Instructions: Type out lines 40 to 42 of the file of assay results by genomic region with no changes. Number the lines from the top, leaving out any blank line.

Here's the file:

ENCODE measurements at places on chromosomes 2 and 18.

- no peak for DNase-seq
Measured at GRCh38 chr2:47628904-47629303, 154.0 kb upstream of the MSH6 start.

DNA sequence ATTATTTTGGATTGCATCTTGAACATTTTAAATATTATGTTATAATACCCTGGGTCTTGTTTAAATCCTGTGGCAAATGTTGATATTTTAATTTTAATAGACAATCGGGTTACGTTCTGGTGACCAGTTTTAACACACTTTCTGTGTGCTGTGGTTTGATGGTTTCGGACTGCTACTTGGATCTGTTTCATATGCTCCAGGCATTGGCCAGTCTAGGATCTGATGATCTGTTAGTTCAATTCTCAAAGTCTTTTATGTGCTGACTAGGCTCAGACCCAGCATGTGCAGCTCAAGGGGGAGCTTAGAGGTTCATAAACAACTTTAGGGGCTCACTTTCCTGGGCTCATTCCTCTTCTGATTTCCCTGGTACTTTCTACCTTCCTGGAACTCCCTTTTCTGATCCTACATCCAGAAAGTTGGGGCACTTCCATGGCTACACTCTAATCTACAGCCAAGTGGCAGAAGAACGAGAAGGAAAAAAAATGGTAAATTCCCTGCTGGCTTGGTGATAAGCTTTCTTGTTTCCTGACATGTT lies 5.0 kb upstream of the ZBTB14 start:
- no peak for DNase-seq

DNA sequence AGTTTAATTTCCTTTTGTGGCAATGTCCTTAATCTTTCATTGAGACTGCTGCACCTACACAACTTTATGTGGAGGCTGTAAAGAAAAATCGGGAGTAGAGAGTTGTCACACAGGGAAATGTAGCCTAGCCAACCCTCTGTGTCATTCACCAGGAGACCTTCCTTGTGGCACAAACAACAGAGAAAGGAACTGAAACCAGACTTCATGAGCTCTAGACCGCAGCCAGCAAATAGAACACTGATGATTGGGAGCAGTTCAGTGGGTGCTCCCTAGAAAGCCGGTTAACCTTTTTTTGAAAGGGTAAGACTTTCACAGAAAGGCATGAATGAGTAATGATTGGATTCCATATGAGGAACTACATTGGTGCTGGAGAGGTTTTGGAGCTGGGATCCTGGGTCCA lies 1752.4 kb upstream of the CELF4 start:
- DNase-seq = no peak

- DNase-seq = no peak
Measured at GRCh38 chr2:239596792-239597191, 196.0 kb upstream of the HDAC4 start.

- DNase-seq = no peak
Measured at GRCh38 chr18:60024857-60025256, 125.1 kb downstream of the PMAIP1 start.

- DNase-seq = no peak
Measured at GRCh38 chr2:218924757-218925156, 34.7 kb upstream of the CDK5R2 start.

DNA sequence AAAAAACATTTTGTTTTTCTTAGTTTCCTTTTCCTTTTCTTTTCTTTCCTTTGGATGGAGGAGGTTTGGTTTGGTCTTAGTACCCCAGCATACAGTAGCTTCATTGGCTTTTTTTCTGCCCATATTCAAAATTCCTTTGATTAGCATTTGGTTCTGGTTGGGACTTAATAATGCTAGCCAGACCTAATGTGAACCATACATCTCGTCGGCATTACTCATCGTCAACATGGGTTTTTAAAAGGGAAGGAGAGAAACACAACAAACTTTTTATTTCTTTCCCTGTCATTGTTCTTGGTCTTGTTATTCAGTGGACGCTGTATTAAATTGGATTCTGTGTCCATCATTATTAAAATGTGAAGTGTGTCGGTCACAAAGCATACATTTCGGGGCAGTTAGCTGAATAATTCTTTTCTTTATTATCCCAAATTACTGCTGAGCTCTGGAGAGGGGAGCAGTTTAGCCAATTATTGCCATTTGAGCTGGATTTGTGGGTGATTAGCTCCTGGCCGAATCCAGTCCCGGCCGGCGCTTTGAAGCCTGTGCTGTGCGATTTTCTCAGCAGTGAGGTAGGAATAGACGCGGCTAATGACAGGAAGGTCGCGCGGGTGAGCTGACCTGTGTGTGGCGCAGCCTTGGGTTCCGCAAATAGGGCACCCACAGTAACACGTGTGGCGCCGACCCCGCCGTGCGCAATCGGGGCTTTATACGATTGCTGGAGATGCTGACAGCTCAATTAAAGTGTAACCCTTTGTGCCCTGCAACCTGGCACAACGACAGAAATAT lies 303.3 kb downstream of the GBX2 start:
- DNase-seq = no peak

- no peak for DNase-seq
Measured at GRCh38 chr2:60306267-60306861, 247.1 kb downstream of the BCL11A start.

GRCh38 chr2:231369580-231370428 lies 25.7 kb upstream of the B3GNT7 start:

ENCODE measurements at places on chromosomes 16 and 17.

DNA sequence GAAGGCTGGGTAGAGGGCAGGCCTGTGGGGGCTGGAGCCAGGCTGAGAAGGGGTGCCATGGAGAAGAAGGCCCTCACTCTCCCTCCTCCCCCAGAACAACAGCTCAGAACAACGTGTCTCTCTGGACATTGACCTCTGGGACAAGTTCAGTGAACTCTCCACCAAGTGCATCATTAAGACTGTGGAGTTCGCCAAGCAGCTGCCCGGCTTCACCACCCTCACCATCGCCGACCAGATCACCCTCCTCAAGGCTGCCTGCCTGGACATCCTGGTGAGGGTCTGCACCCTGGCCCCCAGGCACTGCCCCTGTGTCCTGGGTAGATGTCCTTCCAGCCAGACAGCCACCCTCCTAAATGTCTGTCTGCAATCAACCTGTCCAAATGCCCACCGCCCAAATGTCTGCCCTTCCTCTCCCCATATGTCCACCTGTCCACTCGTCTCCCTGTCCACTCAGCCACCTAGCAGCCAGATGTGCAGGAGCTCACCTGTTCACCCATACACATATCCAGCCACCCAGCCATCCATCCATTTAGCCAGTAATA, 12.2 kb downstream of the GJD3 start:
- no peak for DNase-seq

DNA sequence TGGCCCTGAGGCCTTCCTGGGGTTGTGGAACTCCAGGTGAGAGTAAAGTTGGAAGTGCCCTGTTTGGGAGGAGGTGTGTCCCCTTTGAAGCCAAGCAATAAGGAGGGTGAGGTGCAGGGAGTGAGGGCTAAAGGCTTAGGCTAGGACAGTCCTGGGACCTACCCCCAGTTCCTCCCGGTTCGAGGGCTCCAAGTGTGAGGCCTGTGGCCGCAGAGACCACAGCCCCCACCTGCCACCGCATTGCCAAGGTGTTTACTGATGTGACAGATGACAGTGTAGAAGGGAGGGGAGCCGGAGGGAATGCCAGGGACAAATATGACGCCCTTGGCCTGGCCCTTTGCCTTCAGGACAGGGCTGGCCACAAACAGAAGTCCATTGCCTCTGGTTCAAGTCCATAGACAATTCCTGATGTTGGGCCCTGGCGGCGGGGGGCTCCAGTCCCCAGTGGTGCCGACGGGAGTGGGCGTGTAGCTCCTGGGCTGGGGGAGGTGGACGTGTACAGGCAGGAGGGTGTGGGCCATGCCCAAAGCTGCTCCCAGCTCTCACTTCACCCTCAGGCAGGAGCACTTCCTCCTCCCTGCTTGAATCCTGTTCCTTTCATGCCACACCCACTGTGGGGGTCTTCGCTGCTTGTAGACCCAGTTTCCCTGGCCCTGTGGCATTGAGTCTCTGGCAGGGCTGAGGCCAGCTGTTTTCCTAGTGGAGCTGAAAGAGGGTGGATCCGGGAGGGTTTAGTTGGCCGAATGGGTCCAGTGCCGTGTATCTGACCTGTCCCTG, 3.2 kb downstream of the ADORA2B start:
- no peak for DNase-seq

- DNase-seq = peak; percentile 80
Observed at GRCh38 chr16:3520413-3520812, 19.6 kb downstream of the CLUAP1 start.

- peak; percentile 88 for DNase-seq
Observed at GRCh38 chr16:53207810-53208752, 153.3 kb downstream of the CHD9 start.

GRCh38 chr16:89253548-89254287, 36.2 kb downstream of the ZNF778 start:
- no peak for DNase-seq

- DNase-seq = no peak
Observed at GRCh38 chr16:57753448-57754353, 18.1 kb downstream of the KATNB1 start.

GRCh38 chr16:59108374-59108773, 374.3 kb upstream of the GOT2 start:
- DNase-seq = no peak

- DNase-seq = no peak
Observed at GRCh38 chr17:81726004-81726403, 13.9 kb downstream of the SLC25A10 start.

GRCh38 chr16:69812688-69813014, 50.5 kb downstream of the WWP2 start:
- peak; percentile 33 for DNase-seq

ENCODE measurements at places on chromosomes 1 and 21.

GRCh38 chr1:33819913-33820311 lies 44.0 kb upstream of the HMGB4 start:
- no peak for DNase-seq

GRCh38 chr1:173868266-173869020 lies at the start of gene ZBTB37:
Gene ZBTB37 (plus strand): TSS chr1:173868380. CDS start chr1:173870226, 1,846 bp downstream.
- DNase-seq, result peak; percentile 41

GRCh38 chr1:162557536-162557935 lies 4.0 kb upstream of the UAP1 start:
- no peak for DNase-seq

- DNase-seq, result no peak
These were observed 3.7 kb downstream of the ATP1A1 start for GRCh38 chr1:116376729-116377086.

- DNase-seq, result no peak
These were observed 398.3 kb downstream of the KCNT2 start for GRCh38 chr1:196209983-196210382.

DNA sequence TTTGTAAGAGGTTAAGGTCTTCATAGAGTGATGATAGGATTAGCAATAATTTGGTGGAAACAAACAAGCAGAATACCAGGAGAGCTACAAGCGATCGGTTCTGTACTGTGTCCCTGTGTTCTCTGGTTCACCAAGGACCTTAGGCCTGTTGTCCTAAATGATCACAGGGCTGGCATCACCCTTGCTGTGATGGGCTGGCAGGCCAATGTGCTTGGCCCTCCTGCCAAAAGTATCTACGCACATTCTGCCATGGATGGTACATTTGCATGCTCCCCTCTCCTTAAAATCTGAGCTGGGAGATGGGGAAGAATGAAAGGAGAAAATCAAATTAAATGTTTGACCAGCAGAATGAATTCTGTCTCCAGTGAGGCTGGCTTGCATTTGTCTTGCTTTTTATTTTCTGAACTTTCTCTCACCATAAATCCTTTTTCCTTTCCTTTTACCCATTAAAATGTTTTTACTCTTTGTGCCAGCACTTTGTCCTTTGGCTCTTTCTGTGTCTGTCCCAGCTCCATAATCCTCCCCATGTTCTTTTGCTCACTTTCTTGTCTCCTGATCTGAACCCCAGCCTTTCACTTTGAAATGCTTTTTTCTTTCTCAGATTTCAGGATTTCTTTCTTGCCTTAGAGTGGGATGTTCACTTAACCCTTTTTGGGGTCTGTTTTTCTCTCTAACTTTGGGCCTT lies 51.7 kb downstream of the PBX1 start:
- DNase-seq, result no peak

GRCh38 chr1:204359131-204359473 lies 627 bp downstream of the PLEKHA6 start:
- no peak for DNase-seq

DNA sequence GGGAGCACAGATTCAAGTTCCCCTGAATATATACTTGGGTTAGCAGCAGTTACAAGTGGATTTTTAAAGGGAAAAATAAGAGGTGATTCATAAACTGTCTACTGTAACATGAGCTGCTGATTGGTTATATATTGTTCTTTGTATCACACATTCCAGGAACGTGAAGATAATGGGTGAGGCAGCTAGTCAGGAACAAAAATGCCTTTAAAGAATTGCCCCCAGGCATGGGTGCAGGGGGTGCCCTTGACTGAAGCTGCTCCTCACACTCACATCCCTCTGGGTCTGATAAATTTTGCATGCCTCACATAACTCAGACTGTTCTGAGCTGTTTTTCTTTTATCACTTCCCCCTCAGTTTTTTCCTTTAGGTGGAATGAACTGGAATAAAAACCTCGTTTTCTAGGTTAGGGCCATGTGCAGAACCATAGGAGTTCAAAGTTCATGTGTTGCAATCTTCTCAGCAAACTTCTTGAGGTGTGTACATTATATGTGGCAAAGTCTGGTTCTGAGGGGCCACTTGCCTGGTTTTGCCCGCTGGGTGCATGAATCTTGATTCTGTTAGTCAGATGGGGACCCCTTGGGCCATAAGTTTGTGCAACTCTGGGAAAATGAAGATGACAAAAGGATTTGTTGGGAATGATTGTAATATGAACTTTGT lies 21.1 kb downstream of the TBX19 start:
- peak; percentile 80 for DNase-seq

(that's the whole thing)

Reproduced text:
- no peak for DNase-seq

GRCh38 chr1:173868266-173869020 lies at the start of gene ZBTB37:
Gene ZBTB37 (plus strand): TSS chr1:173868380. CDS start chr1:173870226, 1,846 bp downstream.